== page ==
Granddaddy of restorations maintains remnant of Carolinian Zone
Over 70 years of perseverance restores natural environment in Point Pelee National Park of Canada
For most Canadians, the mention of Point Pelee National Park of Canada conjures up images of migrating birds and monarch butterflies, an expansive marsh, and unique flora and fauna at the southernmost tip of the country. Few people realize that Point Pelee National Park is also a "grand elder" in the national park system. With the last remaining private property in the park purchased in 2003, the most ambitious restoration project in the history of national parks is nearly complete at Point Pelee.
Founded in 1918, the original national park—or, "the Point"— totalled only 13.7 square kilometres: 2.7 square kilometres of terrestrial habitat and 11 square kilometres of marsh. The narrow peninsula of Carolinian forest and Red cedar savannah was characterized by tulip, sycamore, hackberry and sassafras trees, with Red mulberry, Kentucky coffee trees and Eastern prickly pear cactus found in the savannah. Early bird watchers and ornithologists had long recognized the Point's importance as a vital stopover on North American migration flyways. At the same time, farmers tilled the park's sandy soils, growing apples, asparagus and other crops.
Since 1933, over 50% of Point Pelee's dryland habitat has been restored. More than 100 hectares of agricultural fields and orchards have been removed, along with 6 commercial fisheries, 20 kilometres of roads and nearly 400 buildings. In the early 1970s, an exotic plant management program was established. This resource management program was designed to advance natural restoration by eliminating aggressive, invasive flora left behind by former farmers and cottagers.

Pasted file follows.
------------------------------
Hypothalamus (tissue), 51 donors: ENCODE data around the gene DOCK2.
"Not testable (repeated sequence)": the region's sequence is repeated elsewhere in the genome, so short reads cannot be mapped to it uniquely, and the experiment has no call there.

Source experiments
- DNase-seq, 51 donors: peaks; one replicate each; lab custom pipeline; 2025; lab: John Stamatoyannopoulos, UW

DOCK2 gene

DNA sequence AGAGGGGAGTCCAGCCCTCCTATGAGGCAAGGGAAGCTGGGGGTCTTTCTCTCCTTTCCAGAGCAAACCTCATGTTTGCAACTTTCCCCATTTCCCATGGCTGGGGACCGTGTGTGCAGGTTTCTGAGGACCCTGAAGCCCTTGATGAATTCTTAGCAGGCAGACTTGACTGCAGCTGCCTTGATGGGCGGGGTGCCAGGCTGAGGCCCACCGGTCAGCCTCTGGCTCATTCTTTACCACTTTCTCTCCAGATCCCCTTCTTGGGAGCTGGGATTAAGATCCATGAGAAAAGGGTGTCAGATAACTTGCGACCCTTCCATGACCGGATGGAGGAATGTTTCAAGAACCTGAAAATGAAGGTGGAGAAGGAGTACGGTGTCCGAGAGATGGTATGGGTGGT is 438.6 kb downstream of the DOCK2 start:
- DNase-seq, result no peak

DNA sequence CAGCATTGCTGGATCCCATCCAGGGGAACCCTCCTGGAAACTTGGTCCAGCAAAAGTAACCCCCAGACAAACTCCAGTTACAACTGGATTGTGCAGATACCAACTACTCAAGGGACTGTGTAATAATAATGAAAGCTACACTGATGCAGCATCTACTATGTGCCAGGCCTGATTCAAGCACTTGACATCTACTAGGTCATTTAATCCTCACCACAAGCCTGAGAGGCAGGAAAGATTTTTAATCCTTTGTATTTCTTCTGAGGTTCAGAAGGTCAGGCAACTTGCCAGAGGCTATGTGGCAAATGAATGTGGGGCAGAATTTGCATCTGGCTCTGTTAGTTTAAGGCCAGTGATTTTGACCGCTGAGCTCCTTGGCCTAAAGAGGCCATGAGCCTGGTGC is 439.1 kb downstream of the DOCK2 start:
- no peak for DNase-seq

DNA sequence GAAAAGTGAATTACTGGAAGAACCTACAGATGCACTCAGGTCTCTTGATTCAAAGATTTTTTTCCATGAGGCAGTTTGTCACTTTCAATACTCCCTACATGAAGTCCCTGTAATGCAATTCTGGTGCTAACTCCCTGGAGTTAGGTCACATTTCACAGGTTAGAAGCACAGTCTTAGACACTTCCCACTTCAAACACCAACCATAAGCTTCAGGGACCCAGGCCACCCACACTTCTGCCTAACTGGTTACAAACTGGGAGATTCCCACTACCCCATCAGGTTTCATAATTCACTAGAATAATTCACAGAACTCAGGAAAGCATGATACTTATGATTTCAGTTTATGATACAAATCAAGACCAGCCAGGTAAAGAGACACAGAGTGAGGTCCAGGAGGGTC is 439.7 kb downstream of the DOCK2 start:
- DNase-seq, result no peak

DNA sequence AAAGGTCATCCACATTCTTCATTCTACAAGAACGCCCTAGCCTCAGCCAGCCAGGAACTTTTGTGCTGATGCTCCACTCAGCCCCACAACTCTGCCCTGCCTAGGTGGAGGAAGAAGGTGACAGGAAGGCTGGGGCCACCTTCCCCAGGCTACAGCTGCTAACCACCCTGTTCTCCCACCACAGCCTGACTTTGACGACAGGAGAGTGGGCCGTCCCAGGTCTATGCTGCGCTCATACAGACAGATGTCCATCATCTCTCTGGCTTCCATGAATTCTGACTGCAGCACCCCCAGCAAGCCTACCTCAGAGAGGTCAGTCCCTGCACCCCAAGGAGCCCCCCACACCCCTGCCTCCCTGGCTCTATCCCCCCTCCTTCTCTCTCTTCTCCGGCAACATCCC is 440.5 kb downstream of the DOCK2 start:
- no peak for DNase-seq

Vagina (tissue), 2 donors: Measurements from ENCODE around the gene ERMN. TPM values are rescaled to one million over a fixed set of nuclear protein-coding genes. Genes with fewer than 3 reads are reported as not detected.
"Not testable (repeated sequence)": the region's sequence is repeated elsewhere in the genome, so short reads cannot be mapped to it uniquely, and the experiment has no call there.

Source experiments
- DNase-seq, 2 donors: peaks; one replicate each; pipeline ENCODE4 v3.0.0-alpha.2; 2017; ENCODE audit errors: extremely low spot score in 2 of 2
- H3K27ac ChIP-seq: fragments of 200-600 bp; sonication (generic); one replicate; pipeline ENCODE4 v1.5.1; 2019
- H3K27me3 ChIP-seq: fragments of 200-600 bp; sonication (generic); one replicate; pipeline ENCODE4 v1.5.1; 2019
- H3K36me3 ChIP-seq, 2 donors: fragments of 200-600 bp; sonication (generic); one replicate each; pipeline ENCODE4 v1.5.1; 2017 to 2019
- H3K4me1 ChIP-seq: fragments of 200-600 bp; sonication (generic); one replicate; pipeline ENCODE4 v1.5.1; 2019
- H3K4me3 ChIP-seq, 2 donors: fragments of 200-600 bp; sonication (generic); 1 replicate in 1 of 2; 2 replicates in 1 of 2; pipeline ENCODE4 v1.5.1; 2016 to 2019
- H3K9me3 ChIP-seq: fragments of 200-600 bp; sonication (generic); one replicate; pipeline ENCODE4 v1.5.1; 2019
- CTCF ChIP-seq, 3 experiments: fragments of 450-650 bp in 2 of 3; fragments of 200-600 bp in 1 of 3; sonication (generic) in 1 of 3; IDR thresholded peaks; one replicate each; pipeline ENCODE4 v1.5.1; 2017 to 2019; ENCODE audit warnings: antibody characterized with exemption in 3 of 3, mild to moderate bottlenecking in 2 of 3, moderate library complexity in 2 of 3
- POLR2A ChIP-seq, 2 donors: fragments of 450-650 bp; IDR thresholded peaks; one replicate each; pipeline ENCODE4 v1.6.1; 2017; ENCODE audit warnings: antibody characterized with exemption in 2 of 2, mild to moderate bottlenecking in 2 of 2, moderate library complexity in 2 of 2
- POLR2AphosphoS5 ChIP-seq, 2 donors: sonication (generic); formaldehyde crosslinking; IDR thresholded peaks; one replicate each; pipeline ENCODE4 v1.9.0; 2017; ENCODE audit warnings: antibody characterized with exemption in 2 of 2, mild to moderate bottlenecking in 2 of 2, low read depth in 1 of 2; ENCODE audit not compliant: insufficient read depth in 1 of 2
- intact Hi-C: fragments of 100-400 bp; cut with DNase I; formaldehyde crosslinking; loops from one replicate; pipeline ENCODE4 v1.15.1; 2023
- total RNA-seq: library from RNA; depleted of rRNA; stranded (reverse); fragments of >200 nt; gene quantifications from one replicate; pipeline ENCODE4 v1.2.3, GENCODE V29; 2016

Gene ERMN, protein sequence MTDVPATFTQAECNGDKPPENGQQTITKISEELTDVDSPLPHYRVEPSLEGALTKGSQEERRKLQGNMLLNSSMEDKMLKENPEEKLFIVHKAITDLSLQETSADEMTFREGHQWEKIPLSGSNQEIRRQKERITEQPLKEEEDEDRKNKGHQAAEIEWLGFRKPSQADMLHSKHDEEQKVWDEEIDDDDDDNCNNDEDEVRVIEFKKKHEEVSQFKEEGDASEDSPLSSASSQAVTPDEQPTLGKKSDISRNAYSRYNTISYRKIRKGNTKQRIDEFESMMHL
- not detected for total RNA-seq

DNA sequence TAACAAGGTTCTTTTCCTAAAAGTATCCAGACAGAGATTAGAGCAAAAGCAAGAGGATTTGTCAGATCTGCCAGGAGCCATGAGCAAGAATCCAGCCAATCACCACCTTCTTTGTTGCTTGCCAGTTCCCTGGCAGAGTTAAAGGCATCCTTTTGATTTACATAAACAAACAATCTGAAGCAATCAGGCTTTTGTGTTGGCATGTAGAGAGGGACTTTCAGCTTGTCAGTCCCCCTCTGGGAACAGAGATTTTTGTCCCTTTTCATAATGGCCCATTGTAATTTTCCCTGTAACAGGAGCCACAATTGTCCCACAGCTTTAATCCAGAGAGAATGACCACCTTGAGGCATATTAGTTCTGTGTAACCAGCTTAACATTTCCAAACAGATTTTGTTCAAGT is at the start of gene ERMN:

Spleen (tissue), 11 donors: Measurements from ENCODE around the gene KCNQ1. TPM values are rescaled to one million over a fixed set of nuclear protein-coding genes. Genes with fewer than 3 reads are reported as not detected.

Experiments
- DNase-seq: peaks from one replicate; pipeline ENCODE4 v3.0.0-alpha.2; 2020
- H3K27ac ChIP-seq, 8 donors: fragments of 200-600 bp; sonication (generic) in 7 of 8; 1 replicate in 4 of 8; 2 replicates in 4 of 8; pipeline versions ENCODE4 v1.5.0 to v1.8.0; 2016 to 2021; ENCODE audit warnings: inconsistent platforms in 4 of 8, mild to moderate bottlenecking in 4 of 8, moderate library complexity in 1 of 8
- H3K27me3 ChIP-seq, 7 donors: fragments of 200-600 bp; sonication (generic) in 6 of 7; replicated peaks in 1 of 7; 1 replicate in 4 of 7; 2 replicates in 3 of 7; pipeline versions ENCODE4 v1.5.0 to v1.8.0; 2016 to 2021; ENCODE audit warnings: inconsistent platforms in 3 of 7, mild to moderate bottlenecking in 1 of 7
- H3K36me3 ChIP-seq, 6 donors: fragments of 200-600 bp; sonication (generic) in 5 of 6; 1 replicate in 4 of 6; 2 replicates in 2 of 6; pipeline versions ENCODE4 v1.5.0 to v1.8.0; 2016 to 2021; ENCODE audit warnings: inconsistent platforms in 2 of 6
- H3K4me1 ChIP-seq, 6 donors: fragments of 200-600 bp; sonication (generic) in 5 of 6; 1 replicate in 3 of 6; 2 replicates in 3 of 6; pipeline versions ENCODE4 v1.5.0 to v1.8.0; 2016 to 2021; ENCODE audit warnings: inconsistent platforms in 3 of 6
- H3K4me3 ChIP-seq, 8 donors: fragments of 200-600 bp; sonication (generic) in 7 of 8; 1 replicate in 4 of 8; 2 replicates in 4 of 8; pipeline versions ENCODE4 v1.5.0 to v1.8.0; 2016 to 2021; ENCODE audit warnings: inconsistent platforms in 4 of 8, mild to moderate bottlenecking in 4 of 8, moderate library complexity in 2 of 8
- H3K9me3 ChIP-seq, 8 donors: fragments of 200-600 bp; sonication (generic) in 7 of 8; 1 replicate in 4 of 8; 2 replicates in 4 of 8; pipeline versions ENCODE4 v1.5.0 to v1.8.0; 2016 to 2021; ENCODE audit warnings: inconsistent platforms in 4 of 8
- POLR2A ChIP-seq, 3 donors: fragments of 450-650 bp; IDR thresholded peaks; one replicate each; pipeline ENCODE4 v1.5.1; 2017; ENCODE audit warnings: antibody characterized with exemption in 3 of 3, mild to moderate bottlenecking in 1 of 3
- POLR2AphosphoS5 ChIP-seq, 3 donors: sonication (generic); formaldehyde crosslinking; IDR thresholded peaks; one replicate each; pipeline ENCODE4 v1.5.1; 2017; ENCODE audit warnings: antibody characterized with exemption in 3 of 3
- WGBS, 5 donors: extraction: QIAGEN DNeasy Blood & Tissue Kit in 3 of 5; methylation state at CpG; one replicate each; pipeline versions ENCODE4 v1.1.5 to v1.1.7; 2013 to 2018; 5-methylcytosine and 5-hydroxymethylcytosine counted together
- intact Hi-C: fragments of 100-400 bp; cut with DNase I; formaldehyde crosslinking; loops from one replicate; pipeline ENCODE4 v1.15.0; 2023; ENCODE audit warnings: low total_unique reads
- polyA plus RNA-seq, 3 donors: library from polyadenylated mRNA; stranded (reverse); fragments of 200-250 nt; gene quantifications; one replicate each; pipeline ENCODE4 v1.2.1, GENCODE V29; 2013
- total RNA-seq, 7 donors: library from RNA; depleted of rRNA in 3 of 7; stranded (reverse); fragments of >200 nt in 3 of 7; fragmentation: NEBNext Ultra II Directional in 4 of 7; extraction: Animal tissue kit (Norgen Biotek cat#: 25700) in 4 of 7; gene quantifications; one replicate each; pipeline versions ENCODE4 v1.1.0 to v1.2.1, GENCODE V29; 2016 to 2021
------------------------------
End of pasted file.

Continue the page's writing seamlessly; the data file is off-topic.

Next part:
Over the last 35 years, Parks Canada has increased conservation efforts by accelerating the purchase of private property within the national park and implementing a comprehensive restoration plan. Private lands and cottages were bought up and park facilities downsized throughout the 1970s. By the end of the 1980s, the national park had grown by an additional 125 hectares and large portions of the fragile shoreline were now protected. Removal of the east main park road was completed in 1998. Administrative and maintenance facilities were relocated outside the park in 2000. Visitation has stabilized at about 325,000 annually. The park's infrastructure and services continue to be assessed and "right-sized" in response to ecological integrity goals and changing visitor use patterns.
Essex County, surrounding the park, was at one time home to expansive tallgrass prairie, swamp forests and rich wetlands. Today, only 6% of the original natural environment remains. In response, the park and its greater park ecosystem partners are expanding conservation and restoration efforts with the goal of re-establishing the mix and numbers of species and ecological processes that have disappeared or been compromised. Re-establishment of green corridors and linkages to natural habitat outside the park is essential for improving the ecological integrity of the ecosystems protected within Point Pelee National Park.
In an area where the scope and complexity of ecosystem restoration can appear overwhelming, Point Pelee National Park has proven it is possible and has become a Canadian success story of what vision, hard work and perseverance in restoring and sustaining our natural environment can accomplish.
© Parks Canada / H. Bishop, M. Smith, 2002; / G. Harvey, 2005
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